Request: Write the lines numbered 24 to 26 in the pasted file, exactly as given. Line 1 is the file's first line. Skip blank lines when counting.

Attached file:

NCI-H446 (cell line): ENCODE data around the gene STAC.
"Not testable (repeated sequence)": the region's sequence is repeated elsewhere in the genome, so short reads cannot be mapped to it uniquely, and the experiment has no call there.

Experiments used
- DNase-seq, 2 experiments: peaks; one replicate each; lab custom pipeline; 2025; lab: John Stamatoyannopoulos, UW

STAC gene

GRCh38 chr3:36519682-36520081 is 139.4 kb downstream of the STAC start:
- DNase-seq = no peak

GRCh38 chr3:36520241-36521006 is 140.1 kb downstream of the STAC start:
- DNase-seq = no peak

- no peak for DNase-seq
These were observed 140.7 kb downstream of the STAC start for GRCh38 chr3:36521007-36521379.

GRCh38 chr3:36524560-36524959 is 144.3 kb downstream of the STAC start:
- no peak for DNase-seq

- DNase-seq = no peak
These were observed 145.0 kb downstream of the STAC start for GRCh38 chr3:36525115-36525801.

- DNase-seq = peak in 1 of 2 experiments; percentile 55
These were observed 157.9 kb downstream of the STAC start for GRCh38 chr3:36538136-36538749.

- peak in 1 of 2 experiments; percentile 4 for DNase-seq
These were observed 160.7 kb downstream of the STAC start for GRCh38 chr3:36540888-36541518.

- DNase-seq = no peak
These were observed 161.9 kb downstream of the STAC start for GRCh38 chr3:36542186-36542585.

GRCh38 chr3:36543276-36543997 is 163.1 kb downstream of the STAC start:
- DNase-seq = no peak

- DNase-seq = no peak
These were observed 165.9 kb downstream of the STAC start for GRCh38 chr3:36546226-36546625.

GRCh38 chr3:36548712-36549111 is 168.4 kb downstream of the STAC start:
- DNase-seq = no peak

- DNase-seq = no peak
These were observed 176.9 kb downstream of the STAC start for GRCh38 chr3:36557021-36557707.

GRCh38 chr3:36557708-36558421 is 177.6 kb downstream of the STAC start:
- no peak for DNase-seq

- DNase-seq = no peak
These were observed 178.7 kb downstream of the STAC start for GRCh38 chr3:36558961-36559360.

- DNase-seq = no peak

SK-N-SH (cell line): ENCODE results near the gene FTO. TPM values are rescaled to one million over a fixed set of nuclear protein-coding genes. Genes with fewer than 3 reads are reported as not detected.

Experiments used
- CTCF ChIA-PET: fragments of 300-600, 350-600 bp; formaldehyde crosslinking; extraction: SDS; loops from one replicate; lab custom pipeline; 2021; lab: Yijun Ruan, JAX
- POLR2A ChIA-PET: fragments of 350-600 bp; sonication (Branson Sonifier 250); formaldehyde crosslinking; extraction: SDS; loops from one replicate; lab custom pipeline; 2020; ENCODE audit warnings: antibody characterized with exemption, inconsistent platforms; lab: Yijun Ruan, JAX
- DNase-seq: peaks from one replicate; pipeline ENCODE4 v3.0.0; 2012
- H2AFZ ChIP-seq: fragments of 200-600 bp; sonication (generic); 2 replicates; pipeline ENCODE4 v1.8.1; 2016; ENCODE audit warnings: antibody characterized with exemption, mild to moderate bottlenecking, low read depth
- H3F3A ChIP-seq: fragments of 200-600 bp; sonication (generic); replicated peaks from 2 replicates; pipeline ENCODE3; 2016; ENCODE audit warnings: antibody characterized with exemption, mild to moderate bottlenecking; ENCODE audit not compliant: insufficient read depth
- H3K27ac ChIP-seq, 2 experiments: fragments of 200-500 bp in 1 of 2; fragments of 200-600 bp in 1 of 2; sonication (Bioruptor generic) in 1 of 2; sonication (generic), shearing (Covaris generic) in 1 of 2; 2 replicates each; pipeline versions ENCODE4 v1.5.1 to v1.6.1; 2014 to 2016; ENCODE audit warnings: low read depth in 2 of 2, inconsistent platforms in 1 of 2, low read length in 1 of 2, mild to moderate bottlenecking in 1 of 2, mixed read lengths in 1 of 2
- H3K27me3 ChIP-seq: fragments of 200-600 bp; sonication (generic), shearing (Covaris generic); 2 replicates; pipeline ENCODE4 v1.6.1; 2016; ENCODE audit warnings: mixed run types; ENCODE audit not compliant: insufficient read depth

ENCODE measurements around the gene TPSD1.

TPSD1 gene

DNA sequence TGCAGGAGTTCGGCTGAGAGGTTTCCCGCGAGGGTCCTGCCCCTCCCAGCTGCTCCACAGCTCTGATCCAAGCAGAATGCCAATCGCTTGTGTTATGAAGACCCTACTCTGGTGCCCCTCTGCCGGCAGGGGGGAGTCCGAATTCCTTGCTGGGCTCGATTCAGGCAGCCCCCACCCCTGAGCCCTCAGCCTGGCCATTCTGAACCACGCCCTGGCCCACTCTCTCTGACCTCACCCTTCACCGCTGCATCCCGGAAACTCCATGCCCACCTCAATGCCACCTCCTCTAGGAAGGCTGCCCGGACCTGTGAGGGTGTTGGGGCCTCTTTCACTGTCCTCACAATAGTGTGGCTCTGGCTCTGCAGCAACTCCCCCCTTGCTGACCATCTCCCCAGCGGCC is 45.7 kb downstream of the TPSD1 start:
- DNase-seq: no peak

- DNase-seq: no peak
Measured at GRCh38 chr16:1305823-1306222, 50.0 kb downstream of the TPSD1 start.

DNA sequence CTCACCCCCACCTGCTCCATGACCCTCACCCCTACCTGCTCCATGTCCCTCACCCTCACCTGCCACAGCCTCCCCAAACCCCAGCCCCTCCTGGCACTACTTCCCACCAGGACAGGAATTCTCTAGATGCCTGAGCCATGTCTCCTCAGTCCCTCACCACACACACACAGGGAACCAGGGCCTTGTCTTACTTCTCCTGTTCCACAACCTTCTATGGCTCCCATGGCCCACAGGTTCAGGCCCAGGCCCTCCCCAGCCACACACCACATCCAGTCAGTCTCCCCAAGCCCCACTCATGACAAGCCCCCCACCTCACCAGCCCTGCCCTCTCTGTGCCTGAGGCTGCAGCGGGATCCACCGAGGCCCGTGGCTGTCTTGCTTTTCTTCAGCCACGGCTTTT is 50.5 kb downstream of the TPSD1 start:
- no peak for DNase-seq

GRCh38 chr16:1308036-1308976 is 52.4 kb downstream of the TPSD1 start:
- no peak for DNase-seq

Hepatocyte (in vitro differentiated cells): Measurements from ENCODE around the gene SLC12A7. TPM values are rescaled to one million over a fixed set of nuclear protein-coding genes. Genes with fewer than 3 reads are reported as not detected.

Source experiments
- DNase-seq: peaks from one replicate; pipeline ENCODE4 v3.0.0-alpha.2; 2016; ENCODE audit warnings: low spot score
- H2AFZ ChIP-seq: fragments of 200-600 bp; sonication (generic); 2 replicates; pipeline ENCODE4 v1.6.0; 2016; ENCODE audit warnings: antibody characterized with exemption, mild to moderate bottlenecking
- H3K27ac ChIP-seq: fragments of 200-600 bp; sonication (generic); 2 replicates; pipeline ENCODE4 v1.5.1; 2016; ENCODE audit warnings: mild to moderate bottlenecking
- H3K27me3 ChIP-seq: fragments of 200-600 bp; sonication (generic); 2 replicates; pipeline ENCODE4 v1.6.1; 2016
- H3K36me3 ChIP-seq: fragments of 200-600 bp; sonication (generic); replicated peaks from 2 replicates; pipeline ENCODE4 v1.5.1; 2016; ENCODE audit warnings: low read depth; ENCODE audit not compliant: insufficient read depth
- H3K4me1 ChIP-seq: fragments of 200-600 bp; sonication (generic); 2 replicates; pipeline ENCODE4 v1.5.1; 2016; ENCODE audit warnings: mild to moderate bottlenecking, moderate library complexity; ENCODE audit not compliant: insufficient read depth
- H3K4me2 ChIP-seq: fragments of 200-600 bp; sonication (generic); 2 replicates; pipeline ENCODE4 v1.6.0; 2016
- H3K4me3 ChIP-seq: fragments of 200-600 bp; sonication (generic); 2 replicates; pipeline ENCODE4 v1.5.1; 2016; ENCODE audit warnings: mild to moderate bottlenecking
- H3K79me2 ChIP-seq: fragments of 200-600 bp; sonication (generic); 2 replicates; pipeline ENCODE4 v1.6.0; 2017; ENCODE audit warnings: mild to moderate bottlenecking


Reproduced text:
- DNase-seq = no peak
These were observed 165.9 kb downstream of the STAC start for GRCh38 chr3:36546226-36546625.

GRCh38 chr3:36548712-36549111 is 168.4 kb downstream of the STAC start: